Bangladesh not eligible for US funds due to labour rights concerns
USAID Deputy Administrator says
Bangladesh is not eligible to receive funding from the US International Development Finance Corporation because of concerns about labour rights violations.
USAID's Deputy Administrator Isobel Coleman said this in a press briefing today (May 11, 2022).
"The DFC does infrastructure work but it is prevented from operating in Bangladesh because of concerns around labour rights and until those are resolved, it will not be possible for the DFC to operate here in Bangladesh," said Coleman, speaking at The American Centre.
"The concerns are around the ability of workers to associate, the freedom of association and to form unions, to have those unions be able to operate in an unhindered fashion," explained Kathryn Davis Stevens, the country director of the organisation.
She also mentioned workplace safety as being an issue of concern. "We know there have been improvements in many of these areas specifically in the readymade-garments sector, but on the whole there are still significant concern."
The DFC, a development finance institution, partners with the private sector to finance solutions faced by the developing world in sectors like energy and infrastructure.
Coleman, who had visited Bhashan Char during this trip, also voiced some concerns about the island.
"I came with some concerns about Bhashan Char. It is very remote. It is hard to reach and we have heard concerns about the voluntariness of the people going to Bhashan Char," said Coleman.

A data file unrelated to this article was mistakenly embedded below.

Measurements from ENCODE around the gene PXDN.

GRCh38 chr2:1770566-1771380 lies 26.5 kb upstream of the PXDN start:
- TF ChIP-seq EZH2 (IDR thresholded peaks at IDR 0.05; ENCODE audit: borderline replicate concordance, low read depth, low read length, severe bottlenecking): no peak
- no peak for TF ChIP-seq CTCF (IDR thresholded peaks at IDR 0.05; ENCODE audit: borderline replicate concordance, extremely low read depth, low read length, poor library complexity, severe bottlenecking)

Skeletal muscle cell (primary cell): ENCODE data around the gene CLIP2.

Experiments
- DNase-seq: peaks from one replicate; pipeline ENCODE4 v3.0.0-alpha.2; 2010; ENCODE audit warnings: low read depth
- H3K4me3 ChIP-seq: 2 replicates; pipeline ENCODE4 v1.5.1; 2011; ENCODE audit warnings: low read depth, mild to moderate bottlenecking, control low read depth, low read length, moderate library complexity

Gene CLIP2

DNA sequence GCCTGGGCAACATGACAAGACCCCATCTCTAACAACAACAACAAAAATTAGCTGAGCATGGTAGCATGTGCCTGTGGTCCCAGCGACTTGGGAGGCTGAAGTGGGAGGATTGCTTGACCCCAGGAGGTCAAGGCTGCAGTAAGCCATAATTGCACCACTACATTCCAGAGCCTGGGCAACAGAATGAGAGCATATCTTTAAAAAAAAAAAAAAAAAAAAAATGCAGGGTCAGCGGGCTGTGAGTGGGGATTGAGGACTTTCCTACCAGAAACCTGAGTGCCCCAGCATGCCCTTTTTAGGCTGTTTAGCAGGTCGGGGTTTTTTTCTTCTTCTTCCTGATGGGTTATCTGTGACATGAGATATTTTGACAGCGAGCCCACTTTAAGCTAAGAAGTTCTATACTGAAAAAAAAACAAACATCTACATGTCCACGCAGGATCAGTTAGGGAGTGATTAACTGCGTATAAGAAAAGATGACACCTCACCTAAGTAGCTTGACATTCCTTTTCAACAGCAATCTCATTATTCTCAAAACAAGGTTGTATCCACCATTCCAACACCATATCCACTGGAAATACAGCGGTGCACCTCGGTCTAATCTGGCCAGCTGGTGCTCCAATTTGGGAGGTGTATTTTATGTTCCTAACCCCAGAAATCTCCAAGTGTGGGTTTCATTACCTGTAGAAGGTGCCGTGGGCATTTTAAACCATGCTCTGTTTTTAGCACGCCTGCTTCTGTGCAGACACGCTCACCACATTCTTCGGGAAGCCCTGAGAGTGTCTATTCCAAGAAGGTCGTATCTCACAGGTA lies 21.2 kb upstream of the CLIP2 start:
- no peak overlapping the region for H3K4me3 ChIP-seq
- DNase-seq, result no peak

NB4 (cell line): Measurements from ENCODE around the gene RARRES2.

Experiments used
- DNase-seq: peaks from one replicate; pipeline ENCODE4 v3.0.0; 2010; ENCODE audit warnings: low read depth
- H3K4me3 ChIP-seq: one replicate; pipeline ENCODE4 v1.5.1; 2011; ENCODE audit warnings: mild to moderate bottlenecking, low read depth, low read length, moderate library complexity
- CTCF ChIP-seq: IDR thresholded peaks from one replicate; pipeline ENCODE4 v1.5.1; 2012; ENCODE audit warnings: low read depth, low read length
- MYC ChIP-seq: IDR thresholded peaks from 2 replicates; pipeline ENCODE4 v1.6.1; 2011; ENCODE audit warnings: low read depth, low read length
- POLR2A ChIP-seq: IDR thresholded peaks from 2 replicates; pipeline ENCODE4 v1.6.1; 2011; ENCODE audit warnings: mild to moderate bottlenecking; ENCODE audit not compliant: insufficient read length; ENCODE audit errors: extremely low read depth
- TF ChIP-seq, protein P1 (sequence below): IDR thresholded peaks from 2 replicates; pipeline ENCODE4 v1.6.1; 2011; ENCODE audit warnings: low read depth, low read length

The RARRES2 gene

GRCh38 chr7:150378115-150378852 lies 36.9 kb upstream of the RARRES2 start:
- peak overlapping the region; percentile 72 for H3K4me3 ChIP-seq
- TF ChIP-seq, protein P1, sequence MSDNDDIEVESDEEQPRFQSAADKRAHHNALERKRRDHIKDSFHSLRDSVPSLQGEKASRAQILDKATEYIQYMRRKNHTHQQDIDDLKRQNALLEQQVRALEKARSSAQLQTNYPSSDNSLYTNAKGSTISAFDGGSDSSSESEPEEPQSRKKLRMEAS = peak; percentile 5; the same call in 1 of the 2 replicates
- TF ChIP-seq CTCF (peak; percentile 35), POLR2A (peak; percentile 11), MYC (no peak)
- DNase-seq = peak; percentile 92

She spoke about the lack of basic services there.
"The housing is certainly an improvement over Cox's Bazar. [Regarding] the food delivery in Cox's Bazar – they are getting all sorts of items in their food basket. They get fresh vegetables. We did not see that in Bhashan char. It is very difficult to reach and there is very little storage facility there," she added.
She said there are 400,000 refugee children who need to be in a formal education system but are not. "It will be more likely for them to be able to return, if they are educated."
"Do I see any prospect of repatriation in the near future? Well, I do not. Until there is security for a dignified, voluntary, peaceful return, I don't think we will see any movement back in any meaningful way," added Coleman.
She also said the Security Council is not the most functional organisation right now.
"We would like to see them play a robust role in a number of crises in the world but with the current political situation it is highly unlikely it will do so, particularly in this crisis and others," stated Coleman.